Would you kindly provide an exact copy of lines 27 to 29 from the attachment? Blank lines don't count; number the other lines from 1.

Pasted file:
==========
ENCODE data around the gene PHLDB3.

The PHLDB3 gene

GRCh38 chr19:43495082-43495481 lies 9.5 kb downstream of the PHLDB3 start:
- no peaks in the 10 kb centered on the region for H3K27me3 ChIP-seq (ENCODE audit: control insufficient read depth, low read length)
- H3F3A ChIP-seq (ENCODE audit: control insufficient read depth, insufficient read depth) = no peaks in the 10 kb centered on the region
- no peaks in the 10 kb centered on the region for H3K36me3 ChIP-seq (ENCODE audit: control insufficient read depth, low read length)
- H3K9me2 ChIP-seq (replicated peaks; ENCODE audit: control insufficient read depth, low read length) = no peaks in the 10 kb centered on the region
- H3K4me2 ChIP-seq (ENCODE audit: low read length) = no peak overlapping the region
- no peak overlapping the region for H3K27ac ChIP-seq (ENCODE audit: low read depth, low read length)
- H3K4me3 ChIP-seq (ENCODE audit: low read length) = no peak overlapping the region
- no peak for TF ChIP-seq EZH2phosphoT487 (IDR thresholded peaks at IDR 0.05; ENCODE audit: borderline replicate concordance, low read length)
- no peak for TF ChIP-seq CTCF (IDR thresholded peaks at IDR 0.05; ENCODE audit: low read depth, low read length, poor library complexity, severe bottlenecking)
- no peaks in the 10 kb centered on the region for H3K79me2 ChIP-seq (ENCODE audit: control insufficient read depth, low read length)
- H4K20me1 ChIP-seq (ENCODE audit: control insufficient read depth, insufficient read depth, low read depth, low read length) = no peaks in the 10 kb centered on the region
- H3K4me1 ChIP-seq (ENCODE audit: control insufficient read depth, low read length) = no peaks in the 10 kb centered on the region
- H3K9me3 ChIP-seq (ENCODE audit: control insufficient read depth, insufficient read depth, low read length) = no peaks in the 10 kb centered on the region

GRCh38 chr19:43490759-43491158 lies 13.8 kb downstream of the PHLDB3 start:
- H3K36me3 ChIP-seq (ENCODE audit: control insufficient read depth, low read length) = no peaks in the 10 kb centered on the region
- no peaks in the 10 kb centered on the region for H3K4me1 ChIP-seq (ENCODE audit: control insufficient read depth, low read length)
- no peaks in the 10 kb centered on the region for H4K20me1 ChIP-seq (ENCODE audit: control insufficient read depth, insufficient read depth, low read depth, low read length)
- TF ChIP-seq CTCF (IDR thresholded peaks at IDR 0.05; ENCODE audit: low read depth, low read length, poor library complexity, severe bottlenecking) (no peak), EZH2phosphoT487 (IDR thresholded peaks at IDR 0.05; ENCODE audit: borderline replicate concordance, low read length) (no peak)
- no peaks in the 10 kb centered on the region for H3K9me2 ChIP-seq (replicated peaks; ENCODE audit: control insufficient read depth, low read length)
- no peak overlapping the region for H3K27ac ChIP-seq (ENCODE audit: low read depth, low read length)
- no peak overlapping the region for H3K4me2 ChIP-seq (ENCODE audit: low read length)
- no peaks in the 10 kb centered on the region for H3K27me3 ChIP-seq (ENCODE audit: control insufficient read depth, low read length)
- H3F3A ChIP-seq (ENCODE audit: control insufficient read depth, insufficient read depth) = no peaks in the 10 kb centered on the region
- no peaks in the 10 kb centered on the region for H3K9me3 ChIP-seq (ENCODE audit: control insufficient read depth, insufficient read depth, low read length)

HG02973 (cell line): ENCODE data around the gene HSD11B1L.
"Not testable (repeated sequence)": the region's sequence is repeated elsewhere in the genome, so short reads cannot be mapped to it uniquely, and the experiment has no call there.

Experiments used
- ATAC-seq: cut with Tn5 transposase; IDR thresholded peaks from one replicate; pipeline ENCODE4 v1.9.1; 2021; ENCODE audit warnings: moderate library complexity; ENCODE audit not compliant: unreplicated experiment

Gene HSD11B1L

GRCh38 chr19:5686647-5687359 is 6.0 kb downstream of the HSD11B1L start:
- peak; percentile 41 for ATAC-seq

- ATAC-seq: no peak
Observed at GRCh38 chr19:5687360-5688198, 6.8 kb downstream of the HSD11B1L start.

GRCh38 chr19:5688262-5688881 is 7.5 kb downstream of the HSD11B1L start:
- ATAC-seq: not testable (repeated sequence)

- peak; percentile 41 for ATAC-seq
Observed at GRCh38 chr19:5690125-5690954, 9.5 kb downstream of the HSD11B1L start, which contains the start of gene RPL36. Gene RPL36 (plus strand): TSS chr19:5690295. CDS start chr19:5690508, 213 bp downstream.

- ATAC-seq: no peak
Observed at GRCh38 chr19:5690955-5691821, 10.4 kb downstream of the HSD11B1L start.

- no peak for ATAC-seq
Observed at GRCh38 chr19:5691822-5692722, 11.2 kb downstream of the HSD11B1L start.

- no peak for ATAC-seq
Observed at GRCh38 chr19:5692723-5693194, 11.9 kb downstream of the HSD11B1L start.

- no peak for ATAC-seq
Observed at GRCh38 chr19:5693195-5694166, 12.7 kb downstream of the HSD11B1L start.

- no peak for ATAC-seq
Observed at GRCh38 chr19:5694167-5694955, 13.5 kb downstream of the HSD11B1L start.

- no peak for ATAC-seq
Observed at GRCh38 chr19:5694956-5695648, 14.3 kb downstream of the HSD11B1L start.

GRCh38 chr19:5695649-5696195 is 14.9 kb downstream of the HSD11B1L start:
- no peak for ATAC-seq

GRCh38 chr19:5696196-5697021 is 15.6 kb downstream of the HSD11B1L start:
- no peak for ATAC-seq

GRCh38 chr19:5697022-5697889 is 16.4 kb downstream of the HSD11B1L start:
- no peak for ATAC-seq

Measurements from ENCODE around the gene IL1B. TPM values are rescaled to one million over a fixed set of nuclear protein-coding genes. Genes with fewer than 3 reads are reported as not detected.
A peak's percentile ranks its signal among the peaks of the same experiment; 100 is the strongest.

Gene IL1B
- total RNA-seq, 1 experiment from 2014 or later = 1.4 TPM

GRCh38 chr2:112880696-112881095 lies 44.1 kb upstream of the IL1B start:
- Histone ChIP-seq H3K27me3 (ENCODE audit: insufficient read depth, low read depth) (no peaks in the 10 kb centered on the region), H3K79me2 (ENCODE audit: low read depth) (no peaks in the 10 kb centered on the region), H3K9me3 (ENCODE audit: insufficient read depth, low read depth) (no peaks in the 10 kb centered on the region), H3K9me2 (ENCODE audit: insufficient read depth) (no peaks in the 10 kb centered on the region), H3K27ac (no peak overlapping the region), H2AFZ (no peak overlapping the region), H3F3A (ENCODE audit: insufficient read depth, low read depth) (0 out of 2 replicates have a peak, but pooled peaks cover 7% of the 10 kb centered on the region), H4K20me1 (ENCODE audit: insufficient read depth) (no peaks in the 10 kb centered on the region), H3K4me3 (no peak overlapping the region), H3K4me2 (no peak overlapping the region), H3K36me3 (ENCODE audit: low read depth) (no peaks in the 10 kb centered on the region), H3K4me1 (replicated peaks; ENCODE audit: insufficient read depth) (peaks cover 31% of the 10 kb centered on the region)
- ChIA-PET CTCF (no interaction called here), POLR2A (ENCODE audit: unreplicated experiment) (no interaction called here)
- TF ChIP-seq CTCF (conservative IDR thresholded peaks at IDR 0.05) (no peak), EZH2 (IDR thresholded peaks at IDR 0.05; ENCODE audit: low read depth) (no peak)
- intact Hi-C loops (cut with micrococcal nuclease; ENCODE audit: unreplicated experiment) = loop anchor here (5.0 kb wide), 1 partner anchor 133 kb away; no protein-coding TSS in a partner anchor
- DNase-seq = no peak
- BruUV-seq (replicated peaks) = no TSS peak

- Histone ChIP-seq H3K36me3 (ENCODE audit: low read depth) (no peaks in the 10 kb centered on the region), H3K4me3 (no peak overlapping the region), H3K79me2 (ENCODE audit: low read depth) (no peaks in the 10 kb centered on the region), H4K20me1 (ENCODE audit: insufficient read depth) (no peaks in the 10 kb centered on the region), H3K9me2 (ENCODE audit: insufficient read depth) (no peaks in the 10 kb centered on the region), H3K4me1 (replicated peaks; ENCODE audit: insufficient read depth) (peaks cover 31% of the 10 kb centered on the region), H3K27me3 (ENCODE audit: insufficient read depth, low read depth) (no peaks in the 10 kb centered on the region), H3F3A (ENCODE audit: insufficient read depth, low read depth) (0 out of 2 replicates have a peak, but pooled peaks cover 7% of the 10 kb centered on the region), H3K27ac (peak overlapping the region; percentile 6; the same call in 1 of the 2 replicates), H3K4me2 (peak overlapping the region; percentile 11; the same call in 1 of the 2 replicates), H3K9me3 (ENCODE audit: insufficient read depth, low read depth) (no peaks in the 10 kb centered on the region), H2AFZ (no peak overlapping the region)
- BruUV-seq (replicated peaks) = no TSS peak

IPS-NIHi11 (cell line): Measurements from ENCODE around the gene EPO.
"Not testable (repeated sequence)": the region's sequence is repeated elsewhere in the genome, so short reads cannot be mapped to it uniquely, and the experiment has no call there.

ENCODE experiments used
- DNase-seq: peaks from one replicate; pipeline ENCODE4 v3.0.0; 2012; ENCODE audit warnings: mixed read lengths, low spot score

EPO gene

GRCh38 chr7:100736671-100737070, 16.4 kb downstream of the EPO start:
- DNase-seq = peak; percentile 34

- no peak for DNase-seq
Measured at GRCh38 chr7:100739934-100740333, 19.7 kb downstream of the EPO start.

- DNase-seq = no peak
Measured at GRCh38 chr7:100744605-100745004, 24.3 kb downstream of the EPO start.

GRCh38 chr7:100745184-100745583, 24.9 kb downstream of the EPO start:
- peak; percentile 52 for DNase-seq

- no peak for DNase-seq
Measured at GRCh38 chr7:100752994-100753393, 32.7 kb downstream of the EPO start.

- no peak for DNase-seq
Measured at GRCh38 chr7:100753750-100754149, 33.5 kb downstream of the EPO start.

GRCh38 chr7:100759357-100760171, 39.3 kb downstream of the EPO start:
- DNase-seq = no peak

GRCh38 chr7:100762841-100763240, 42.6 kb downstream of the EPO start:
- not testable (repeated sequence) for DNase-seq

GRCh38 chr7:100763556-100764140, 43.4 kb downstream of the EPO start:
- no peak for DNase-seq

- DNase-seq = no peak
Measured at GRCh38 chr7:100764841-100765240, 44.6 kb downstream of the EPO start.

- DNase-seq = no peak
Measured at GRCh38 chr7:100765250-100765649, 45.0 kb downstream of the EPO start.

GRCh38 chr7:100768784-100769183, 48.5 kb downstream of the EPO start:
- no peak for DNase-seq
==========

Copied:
- no peaks in the 10 kb centered on the region for H3K9me3 ChIP-seq (ENCODE audit: control insufficient read depth, insufficient read depth, low read length)

HG02973 (cell line): ENCODE data around the gene HSD11B1L.
"Not testable (repeated sequence)": the region's sequence is repeated elsewhere in the genome, so short reads cannot be mapped to it uniquely, and the experiment has no call there.